Fish Hatchery To Benefit From New Water Supply

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When there is a fish hatchery involved it is clear that there needs to be a secure supply of water but when it comes to the Garrison Dam National Fish Hatchery, there have been temporary waterlines and pumps in place for a number of years. That year there was a problem and the holding pond was washed out leaving the hatchery without sufficient water.

Reports are in that there is now a new plan in place and over the last week there were tests carried out to check that the new pipeline worked. The old pipelines can then be replaced and this is all thanks to The North Dakota Game and Fish Department who supplied the large pumps that will take the water to the outdoor ponds.

Hatchery Manager Rob Holm said “This is a way to maintain a constant water supply, especially to solve the water issues for our east ponds. For most of our production it is pretty critical.”

There are 40 ponds at the hatchery and the thanks to the new installation, water will be brought in from the Missouri River and makes sure that there is a much deeper intake than was allowed with the previous pipeline. It is also warmer water and this gives the hatchery another bonus.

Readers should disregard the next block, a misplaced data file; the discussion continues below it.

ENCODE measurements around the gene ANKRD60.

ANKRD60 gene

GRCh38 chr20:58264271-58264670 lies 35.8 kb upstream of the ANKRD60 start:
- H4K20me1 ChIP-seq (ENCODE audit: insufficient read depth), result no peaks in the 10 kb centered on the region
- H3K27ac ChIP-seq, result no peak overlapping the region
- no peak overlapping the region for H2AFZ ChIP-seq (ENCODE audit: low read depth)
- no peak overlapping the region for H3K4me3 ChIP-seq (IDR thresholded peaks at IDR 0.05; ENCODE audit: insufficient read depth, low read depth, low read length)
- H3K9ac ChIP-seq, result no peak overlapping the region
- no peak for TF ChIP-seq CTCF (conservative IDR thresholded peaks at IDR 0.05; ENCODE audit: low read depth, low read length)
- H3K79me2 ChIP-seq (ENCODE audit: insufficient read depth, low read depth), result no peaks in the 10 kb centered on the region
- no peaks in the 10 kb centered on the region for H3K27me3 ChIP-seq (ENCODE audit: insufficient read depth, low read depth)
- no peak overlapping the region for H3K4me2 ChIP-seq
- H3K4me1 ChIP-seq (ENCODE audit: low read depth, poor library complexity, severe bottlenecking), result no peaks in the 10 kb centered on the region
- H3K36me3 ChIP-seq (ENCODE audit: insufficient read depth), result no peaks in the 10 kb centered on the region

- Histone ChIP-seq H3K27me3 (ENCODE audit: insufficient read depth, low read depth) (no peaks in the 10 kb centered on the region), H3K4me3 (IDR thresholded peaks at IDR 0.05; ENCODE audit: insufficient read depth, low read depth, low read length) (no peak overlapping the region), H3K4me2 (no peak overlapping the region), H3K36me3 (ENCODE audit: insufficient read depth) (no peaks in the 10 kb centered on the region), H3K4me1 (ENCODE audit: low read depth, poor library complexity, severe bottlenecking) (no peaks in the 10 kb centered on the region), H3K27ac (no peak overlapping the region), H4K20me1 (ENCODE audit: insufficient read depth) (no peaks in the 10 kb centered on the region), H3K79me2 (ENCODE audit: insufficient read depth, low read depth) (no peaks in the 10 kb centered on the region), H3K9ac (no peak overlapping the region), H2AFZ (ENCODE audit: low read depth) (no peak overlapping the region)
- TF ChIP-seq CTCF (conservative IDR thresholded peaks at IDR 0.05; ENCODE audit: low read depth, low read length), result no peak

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Rob Holm explains that “We save money on heating water. Another problem was solved because our outdoor ponds were never warm enough. Warmer water was appealing to get fish up and swimming. Now we have secured both sides of the hatchery with a good water source.”

He went on to explain that the young fish will grow more quickly and therefore can be released at a bigger size. There is also more plankton than was found with the Lake Sakakawea water and it also means that it is possible to secure the pipeline if a nuisance is found to be present.

He continued to explain about the need for a secure source and said “there was a huge cost going into it, about a half-million dollars, but over the long haul we have a secure water supply. I think it was a good investment.”

The new source that it is believed will be operational soon was contracted by the Game and Fish Department in the state while the money that was needed for mitigation costs was arranged by The Corps of Engineers.

Holm concludes by saying “The pipeline was pressure tested Wednesday night and was full of water Thursday.”

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